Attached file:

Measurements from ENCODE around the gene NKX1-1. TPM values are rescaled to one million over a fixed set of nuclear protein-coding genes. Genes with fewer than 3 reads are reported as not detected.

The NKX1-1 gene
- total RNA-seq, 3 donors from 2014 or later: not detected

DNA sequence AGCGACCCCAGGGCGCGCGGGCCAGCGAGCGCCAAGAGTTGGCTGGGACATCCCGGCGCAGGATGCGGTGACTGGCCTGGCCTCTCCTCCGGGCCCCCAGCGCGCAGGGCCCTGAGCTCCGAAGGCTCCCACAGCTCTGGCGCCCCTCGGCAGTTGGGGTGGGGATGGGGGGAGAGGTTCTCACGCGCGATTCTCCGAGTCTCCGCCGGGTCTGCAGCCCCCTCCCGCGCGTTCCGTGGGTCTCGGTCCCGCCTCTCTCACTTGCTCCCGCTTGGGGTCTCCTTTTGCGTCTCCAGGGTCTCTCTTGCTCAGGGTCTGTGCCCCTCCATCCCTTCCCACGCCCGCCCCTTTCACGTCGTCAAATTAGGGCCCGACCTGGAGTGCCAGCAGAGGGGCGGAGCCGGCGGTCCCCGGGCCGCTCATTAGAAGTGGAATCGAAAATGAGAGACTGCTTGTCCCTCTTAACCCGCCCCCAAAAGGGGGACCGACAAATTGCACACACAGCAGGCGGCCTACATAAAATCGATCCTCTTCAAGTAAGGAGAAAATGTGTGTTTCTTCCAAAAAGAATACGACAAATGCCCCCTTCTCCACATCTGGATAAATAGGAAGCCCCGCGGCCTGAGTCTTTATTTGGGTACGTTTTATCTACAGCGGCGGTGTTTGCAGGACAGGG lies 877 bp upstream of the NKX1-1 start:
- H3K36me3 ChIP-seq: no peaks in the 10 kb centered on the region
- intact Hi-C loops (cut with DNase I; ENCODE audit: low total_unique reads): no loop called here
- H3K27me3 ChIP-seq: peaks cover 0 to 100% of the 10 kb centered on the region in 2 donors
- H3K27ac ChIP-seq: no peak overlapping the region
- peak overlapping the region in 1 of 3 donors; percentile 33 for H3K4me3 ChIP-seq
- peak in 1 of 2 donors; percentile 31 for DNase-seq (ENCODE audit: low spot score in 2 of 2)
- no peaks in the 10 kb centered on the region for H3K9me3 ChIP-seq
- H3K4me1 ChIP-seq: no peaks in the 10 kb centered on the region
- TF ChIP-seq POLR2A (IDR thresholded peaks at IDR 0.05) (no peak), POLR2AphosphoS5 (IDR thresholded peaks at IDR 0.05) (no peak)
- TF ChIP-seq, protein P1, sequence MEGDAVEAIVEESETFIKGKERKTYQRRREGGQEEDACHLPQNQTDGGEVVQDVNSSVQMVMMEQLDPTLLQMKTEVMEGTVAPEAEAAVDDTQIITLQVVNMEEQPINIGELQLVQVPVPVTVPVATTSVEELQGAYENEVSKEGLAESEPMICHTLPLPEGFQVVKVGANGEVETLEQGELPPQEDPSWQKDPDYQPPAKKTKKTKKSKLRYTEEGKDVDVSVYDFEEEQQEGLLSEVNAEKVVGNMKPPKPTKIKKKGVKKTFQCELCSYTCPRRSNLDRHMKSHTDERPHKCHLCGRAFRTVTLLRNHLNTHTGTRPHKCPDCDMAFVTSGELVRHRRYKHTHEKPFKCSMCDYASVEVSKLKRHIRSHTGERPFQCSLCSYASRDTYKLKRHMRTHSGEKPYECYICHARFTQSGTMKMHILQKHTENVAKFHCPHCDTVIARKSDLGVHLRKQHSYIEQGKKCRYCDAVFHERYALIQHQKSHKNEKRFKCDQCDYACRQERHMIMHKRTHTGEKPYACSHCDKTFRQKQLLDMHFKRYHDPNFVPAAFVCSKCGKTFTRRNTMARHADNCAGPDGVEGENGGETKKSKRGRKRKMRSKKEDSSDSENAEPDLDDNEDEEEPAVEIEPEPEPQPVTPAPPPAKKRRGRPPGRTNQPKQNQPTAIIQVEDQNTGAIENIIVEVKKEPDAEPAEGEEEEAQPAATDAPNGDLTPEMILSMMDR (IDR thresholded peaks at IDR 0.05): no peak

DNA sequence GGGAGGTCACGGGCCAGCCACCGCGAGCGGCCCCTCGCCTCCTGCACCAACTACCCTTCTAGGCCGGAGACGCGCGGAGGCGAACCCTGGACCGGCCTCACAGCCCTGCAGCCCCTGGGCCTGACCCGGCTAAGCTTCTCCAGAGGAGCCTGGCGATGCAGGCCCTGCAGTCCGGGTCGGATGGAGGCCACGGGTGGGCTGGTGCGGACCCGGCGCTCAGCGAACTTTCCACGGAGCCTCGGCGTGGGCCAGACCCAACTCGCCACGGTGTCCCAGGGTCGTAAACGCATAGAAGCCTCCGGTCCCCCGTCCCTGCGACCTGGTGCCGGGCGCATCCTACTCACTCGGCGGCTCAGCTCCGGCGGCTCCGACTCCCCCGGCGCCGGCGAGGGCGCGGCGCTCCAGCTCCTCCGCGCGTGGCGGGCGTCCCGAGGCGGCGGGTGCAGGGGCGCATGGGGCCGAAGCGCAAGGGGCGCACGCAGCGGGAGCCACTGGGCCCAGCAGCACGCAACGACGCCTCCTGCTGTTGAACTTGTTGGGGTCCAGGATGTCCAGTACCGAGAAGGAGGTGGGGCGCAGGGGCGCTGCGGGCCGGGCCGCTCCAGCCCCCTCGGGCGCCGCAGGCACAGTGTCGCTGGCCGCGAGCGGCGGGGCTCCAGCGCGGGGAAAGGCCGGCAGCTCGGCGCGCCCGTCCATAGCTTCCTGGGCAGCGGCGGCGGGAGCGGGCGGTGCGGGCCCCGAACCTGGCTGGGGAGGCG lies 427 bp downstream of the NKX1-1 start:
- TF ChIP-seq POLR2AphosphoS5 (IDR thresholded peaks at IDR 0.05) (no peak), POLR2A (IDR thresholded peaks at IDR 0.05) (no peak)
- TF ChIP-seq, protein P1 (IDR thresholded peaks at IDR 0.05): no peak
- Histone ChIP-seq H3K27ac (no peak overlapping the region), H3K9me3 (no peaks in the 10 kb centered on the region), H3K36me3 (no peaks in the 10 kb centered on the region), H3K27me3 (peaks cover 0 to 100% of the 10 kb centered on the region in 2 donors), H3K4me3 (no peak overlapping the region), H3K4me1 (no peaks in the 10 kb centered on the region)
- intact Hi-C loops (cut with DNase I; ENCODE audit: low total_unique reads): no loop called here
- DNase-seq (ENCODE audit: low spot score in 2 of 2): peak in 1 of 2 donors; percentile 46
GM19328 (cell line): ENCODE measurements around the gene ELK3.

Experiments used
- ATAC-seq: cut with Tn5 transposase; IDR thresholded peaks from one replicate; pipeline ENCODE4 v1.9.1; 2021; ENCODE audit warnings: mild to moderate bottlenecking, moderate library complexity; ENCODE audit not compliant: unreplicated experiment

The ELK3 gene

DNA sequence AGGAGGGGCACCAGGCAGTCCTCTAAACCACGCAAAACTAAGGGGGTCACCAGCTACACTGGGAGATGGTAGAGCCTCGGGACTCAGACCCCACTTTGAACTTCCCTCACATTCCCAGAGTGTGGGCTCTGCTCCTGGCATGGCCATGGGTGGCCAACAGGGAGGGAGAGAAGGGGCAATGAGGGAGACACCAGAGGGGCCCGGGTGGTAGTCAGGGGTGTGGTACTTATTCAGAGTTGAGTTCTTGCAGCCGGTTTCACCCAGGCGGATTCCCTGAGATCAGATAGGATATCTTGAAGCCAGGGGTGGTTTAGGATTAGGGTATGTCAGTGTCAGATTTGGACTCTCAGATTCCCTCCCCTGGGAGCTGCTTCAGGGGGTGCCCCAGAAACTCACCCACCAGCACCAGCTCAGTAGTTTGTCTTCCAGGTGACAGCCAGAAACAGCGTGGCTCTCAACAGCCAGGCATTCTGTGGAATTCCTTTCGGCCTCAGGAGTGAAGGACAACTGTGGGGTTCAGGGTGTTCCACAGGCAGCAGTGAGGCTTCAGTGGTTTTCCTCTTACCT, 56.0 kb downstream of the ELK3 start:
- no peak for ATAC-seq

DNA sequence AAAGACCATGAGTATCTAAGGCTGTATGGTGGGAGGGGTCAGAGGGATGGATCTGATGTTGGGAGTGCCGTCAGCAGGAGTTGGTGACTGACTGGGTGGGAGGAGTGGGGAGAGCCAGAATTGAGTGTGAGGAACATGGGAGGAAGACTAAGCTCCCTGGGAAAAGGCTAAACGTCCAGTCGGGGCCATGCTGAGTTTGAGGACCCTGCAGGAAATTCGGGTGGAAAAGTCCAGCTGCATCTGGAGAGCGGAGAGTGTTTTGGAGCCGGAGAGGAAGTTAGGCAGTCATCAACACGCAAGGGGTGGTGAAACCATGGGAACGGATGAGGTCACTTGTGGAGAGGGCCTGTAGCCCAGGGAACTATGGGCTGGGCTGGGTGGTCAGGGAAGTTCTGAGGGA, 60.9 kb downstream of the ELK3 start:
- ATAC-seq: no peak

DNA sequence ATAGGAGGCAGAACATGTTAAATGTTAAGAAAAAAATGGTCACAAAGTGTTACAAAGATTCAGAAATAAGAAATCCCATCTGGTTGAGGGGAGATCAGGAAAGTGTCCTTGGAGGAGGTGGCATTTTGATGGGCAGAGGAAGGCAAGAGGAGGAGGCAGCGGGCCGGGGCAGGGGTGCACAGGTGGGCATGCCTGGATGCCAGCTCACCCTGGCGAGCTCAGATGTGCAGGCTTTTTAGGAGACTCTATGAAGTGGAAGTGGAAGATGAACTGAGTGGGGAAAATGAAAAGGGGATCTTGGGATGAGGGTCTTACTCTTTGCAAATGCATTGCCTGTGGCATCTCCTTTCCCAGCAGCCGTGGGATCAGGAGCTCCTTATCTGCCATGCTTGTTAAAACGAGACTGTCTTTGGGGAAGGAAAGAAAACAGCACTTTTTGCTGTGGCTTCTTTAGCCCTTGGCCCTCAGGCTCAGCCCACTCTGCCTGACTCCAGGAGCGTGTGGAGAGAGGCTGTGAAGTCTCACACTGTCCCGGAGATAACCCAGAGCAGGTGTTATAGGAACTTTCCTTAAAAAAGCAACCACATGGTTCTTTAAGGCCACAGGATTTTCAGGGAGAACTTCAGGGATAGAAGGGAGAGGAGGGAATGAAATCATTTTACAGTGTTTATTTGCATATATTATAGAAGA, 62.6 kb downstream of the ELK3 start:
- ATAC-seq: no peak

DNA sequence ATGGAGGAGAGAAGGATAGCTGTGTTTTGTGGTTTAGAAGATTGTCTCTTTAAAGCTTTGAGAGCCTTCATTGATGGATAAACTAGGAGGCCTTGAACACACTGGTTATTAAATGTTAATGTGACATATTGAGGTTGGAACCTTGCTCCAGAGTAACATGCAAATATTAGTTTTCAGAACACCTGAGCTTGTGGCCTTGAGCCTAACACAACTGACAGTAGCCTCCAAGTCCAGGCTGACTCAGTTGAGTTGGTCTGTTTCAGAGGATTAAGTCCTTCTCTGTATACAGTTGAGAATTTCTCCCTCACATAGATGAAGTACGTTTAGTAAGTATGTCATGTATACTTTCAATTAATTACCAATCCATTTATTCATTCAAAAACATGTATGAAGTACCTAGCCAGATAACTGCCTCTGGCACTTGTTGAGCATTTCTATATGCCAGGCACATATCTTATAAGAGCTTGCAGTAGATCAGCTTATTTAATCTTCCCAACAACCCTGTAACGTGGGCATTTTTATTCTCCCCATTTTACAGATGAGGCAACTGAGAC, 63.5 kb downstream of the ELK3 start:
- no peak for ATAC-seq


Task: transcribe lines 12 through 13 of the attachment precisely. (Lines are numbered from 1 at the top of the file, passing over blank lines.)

- H3K4me1 ChIP-seq: no peaks in the 10 kb centered on the region
- TF ChIP-seq POLR2A (IDR thresholded peaks at IDR 0.05) (no peak), POLR2AphosphoS5 (IDR thresholded peaks at IDR 0.05) (no peak)